Syaikhah Izzah Zahrah Al Ansari is believed to be the first Singaporean woman to be detained for radicalisation.

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By Remy Mahzam

Extremist propaganda and radicalisation efforts are often targeted at young people around the world—and Singapore has not been spared. There have also been visible instances of women’s radicalisation and active roles in terrorism.

The detention of the first female Singaporean, Syaikhah Izzah Zahrah Al Ansari, for radicalisation serves as a timely reminder that more pro-active measures are needed to counter the threat of radical extremism, especially strategies to address problematic youth interactions online.

With digital technology and social media, extremist narratives are easily made available across mobile Internet platforms and accessible to all age groups.

Youths, being the most active media consumers, are the most vulnerable as they are exposed to a myriad of influences including religious extremism. The rise in extremist rhetoric on social media and encrypted mobile-messaging platforms indicates that the virtual domain has become a prized choice for extremist communication.

The case of the radicalisation of 22-year-old Syaikhah Izzah is worrying and goes to show that Singaporeans too are susceptible to radical teachings propagated online.

Previously, Singapore authorities have detained or placed a total of 13 people under Restriction Orders (RO).

These include two teenagers; 19-year-old M. Arifil Azim Putra Norja’i, who was detained in May 2015, became the first known youth to harbour the intention to carry out violent attacks in Singapore.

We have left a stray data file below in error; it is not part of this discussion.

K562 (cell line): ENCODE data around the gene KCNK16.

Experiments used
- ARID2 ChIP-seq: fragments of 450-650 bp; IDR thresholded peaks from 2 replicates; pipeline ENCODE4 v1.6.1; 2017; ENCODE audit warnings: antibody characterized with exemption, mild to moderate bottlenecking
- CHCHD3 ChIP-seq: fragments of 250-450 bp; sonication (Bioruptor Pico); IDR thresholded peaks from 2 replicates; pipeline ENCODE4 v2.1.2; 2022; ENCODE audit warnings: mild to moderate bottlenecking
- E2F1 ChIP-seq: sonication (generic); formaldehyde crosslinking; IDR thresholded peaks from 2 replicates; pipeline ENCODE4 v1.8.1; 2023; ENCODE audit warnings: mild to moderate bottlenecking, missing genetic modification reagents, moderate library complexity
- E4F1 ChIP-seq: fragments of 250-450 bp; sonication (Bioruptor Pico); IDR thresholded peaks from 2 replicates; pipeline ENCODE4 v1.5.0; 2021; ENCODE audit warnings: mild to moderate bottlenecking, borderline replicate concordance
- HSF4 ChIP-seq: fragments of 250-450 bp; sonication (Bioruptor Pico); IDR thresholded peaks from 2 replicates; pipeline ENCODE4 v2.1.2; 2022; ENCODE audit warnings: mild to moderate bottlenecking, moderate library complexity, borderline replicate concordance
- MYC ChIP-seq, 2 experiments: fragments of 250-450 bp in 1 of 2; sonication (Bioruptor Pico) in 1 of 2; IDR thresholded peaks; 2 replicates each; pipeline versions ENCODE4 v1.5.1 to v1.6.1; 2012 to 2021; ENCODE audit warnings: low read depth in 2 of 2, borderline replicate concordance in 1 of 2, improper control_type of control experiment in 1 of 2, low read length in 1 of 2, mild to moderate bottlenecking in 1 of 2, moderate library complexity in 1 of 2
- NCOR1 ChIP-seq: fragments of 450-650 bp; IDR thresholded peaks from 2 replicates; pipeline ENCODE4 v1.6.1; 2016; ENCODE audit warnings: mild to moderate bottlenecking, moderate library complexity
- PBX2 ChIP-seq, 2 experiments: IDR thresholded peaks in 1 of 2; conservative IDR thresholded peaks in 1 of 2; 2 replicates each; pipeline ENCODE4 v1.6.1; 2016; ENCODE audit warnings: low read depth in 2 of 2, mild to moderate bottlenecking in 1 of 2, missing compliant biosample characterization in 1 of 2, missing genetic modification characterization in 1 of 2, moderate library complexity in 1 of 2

Another radicalised teenager, 18-year-old Muhammad Harith Jailani detained in August 2015, was even prepared to be trained with the Islamic State (IS) terrorist group and die as a martyr in Syria.

For all of the cases mentioned, radicalisation of these youths deepened over time after being substantially exposed to terrorist propaganda online.

Youths navigate an online environment, where they explore their identity, interact with peers, and develop relationships through social network sites, online chats, multiplayer online games and blogs.

While the Internet can be a positive influence in their lives, there is also growing concern about the risks of online interactions. The problem in radicalisation lies not only in the misinterpretation of sensitive religious texts or issues, but also how the interaction with other online contacts in the youths’ virtual network would trigger unhealthy emotional responses and reactions.

Since 2013, Syaikhah Izzah has developed a wide network of foreign online contacts which include militants and supporters of the IS terror group. The virtual peer influence and everyday engagement with her network of extremist friends contributed towards framing her personal aspiration to marry an IS advocate and start a new life with her young child in Syria.

The appeal of redemption and belief in reaping “heavenly rewards” if she marries an IS militant who died in battle is very much the same form of attraction used in IS communication strategy in luring women into migrating to Syria to purportedly fulfill their religious responsibility in an idealised, utopian existence in an Islamic Caliphate.